Deciding on a setting for my new fantasy novel, “The Jracon’s Burden”…

Although I set out to create a fantasy novel, I decided early on that I would use my knowledge of the natural world, and in particular the English countryside, as the backdrop for my story.

There were a number of reasons for this, two of which I will detail here; one, my love of the English countryside makes it easy to build a believable world – one that is vivid and breathes life, rather than try to create one from scratch that might end up like those fake buildings in Mel Brooks’  classic film, “Blazing Saddles”:

blazing saddles

– all front and no depth!

Two, I wanted very much to have the insect world of the Jraconi nudge up alongside the human world, although I wanted the connections to be fleeting and ambiguous; what do we know of the routine of the ant that we see crossing our patio?  Likewise, what does the ant know of our patio or our house, or our family, or our jobs/school/pastimes?  And yet the life of the ant and ours are interlinked in many ways; we clean our patio and destroy the ant’s home, we drop an apple core and inadvertently feed the ant colony for a week.

I could have built my own fantasy world, creating a multitude of new creatures, new plants, strange natural phenomena, but I particularly liked the idea of this fantastical world of councils, military forces, theological concepts, weaponry, artisanal craftsmanship to be intermingled with elemental magic which tied it all to our natural world.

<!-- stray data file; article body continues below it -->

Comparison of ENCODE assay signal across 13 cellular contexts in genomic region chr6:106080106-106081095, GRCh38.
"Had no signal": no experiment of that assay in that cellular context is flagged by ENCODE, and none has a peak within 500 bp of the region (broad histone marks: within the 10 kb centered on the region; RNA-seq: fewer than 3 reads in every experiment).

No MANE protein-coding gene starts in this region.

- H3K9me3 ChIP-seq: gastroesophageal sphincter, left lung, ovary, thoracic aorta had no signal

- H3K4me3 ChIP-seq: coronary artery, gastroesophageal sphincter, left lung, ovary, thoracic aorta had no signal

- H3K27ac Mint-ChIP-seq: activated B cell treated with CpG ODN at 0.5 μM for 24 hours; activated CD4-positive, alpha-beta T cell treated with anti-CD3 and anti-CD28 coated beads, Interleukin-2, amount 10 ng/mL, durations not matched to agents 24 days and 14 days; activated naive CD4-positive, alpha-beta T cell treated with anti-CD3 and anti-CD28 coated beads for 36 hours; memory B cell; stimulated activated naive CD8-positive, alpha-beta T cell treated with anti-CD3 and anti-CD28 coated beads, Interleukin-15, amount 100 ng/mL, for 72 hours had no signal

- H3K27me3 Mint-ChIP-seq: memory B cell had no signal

The geography of the lands Dax and Yslana journey over is fictional, but the types of habitats and ecosystems they travel through are real enough, and all exist within the British Isles.  Not being tied to a particular patch of England allowed me to put what obstacles I wanted in the protagonists’ way, drawing a map to fit the story, not the other way around.

The juxtaposition of the Jraconi world and the human world was fun to write, although I found it a challenge to maintain the right balance of descriptive power and ambiguity when describing how the Jracons perceived the human world (farm animals, vehicles etc.).  Too vague and the reader is left wondering what I have inhaled recently, too clear and I run the risk of failing to describe to the reader just how alien and incomprehensible the human world is to the Jracons!

Take a look at “The Jracon’s Burden“, available now on Amazon, and let me know what you think.  I would love to hear your thoughts on whether I managed what I set out to achieve, so feel free to drop a comment below (and a review on Amazon, please!  Those reviews are so important to us new authors!)


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